NRF honours NWU researcher for excellence in science education
Science can open up a magical world of possibilities and career paths to young learners if they have the opportunity to explore the true meaning of research. Armed with the right skills and enthusiasm, teachers can encourage learners to not only learn about science but actively experience it.
An esteemed and prolific researcher of the North-West University (NWU) has made it his mission to make the wonder of science accessible to school children and give them the chance to experience science in all its fascinating forms. He does this by assisting science teachers in their professional development.
For his dedication, Prof Josef de Beer, research professor in the School of Mathematics, Sciences and Technology Education in the Faculty of Education, has been honoured by the National Research Foundation (NRF) of South Africa.
He received a Research Excellence Award in the science engagement category of the 2019 NRF awards, which were held on 12 September during a prestigious ceremony in Somerset West, Western Cape.
Sustained contribution, nationwide
The Research Excellence Award recognises researchers at higher education institutions who make outstanding contributions to public engagement. The criteria are strict, and researchers are required to have a good understanding of the various areas of science and their contributions must be made over a sustained period.
Prof De Beer has excelled in this. He does active research in various provinces of South Africa and has introduced initiatives such as folding microscopes that school children can use to discover scientific facts for themselves.
Through this award, the NRF encourages academics to contribute substantially to enhancing the public’s engagement with and understanding of science.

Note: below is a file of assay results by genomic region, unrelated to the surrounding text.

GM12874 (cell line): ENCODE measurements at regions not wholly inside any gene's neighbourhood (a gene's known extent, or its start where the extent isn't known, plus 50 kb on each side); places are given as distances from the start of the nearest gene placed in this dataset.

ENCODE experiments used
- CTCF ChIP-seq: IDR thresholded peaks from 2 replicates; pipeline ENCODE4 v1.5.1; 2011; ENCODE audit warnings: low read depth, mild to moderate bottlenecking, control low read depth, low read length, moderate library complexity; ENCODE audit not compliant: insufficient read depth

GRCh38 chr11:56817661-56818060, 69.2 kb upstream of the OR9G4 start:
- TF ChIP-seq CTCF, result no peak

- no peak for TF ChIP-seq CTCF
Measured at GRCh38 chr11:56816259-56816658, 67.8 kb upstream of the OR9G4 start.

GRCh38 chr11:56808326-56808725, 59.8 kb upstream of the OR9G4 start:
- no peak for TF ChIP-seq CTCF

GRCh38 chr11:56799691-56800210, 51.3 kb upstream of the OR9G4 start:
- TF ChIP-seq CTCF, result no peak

Receiving an NRF award is a great achievement and Prof De Beer says this is a wonderful honour for him. “It is recognition for many hours of research at various locations in the country.”
He emphasises that this is a collective achievement. Some of his colleagues who have played important roles in giving his research a national footprint are Dr Neal Petersen, Prof Marthie van der Walt, Prof Elsa Mentz, Dr Lounell White, Tswakae Sebotsa and Benjamin Seleke, to name but a few.
Prof De Beer also acknowledges the role of Prof Lloyd Conley, the executive dean of the Faculty of Education, in creating a supportive community of practice. “The same is true of Prof Elsa Mentz, director of Self-Directed Learning, who creates a research space that inspires,” he says.
No stranger to awards, he has also been recognised by the Fuchs Foundation under one of their flagship programme awards. This award, to the value of R2,25 million has made it possible to present short learning programmes to natural sciences and mathematics teachers across South Africa, as well as workshops to school learners on indigenous knowledge related to science and mathematics themes.
The NRF Award is further encouragement for Prof De Beer to continue his research and find new and innovative ways of making science come alive for school learners.
Derek Hanekom, a former Minister of Science and Technology, and Advocate Lindiwe Maseko, member of parliament, congratulate Prof Josef de Beer during the NRF award ceremony.
These are some of Prof De Beer’s projects.
The short learning programmes for teachers were presented across South Africa. Here teachers engage in a Kirby-Bauer protocol to test the anti-microbial activity of muthi (medicinal) plants.
Engaging in soap-making, teachers explore this rich indigenous knowledge.
Teachers receive training in folding Foldscope microscopes.
The Foldscope microscopes can be easily assembled and are used by learners to explore the microbial world.